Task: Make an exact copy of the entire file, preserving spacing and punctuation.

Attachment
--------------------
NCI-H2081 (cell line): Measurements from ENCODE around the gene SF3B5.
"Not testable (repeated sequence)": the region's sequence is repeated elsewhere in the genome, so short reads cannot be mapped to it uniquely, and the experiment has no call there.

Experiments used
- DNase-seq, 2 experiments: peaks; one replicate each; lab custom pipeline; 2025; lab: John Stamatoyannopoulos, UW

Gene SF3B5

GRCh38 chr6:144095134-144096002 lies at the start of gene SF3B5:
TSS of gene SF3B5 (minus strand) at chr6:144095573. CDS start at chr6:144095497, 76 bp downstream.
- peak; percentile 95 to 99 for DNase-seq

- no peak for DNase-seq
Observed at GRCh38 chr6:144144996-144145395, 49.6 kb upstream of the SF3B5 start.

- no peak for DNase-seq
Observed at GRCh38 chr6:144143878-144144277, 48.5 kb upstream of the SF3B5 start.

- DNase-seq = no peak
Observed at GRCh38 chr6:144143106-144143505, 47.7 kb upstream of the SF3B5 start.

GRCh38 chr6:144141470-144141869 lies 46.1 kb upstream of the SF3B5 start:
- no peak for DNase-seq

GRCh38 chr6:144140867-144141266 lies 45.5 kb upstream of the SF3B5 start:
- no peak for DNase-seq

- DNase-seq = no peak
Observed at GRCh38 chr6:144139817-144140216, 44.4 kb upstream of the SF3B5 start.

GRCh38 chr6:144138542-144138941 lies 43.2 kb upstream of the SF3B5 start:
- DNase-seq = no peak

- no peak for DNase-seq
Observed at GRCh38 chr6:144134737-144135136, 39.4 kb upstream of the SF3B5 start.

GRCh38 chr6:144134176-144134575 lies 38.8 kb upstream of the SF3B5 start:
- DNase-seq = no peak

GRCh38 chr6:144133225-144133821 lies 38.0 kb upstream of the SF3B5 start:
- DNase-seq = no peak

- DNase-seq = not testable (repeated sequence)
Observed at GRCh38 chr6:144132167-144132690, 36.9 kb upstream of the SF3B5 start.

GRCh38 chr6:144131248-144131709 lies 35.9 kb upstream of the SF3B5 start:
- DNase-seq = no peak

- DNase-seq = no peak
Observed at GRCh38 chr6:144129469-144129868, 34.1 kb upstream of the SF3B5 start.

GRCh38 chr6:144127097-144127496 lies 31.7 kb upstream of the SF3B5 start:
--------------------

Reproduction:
NCI-H2081 (cell line): Measurements from ENCODE around the gene SF3B5.
"Not testable (repeated sequence)": the region's sequence is repeated elsewhere in the genome, so short reads cannot be mapped to it uniquely, and the experiment has no call there.

Experiments used
- DNase-seq, 2 experiments: peaks; one replicate each; lab custom pipeline; 2025; lab: John Stamatoyannopoulos, UW

Gene SF3B5

GRCh38 chr6:144095134-144096002 lies at the start of gene SF3B5:
TSS of gene SF3B5 (minus strand) at chr6:144095573. CDS start at chr6:144095497, 76 bp downstream.
- peak; percentile 95 to 99 for DNase-seq

- no peak for DNase-seq
Observed at GRCh38 chr6:144144996-144145395, 49.6 kb upstream of the SF3B5 start.

- no peak for DNase-seq
Observed at GRCh38 chr6:144143878-144144277, 48.5 kb upstream of the SF3B5 start.

- DNase-seq = no peak
Observed at GRCh38 chr6:144143106-144143505, 47.7 kb upstream of the SF3B5 start.

GRCh38 chr6:144141470-144141869 lies 46.1 kb upstream of the SF3B5 start:
- no peak for DNase-seq

GRCh38 chr6:144140867-144141266 lies 45.5 kb upstream of the SF3B5 start:
- no peak for DNase-seq

- DNase-seq = no peak
Observed at GRCh38 chr6:144139817-144140216, 44.4 kb upstream of the SF3B5 start.

GRCh38 chr6:144138542-144138941 lies 43.2 kb upstream of the SF3B5 start:
- DNase-seq = no peak

- no peak for DNase-seq
Observed at GRCh38 chr6:144134737-144135136, 39.4 kb upstream of the SF3B5 start.

GRCh38 chr6:144134176-144134575 lies 38.8 kb upstream of the SF3B5 start:
- DNase-seq = no peak

GRCh38 chr6:144133225-144133821 lies 38.0 kb upstream of the SF3B5 start:
- DNase-seq = no peak

- DNase-seq = not testable (repeated sequence)
Observed at GRCh38 chr6:144132167-144132690, 36.9 kb upstream of the SF3B5 start.

GRCh38 chr6:144131248-144131709 lies 35.9 kb upstream of the SF3B5 start:
- DNase-seq = no peak

- DNase-seq = no peak
Observed at GRCh38 chr6:144129469-144129868, 34.1 kb upstream of the SF3B5 start.

GRCh38 chr6:144127097-144127496 lies 31.7 kb upstream of the SF3B5 start: